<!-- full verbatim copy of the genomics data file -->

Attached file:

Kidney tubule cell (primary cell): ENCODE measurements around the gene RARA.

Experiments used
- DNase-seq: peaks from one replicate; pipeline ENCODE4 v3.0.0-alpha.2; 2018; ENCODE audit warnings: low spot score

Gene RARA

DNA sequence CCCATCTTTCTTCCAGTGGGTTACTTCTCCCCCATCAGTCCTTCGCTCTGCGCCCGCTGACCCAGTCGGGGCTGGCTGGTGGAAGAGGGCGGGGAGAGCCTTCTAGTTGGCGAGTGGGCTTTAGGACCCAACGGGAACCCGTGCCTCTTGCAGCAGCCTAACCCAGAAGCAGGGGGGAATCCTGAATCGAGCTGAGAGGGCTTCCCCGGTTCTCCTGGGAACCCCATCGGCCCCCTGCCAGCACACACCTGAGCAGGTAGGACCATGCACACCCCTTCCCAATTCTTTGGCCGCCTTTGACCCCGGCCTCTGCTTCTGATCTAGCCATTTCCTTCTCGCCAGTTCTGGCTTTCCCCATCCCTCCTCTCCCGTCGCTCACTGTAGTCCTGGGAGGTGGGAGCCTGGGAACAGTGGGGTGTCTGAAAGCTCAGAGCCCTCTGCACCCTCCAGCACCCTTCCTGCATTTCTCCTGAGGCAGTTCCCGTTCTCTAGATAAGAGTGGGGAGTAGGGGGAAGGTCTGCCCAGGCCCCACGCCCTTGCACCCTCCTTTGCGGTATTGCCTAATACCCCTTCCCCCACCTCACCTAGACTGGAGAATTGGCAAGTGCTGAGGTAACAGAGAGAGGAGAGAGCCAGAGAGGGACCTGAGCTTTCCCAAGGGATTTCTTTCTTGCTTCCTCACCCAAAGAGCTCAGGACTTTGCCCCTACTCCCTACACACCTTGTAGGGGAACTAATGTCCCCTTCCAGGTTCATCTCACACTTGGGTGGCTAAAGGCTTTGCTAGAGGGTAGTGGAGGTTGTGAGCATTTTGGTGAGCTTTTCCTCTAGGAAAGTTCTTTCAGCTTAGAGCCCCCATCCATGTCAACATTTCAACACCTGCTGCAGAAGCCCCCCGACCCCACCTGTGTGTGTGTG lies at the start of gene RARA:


Kidney tubule cell (primary cell): ENCODE measurements around the gene RARA.

Experiments used
- DNase-seq: peaks from one replicate; pipeline ENCODE4 v3.0.0-alpha.2; 2018; ENCODE audit warnings: low spot score

Gene RARA

DNA sequence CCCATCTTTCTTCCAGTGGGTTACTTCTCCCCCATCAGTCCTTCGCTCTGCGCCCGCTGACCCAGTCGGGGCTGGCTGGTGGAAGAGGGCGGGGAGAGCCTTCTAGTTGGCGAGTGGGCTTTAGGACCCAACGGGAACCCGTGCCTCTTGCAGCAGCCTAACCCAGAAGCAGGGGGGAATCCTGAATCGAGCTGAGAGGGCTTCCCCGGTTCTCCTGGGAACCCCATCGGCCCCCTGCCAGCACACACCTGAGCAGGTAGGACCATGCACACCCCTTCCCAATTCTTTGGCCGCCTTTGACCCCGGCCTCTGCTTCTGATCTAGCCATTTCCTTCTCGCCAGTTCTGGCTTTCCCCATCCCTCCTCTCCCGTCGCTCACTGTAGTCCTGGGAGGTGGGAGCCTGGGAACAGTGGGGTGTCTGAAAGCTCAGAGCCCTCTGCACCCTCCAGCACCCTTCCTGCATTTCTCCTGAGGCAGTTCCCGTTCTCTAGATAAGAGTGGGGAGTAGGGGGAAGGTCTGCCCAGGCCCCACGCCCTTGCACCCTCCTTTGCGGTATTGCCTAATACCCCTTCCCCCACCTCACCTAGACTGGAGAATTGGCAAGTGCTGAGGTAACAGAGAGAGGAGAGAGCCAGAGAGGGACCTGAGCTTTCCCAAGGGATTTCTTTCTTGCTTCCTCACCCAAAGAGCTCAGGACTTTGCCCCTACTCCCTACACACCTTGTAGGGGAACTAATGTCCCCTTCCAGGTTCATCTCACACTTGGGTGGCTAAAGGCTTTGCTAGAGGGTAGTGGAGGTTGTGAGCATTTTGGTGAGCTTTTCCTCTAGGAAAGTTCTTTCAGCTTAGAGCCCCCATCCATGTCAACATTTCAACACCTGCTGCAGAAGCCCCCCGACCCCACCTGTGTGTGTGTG lies at the start of gene RARA: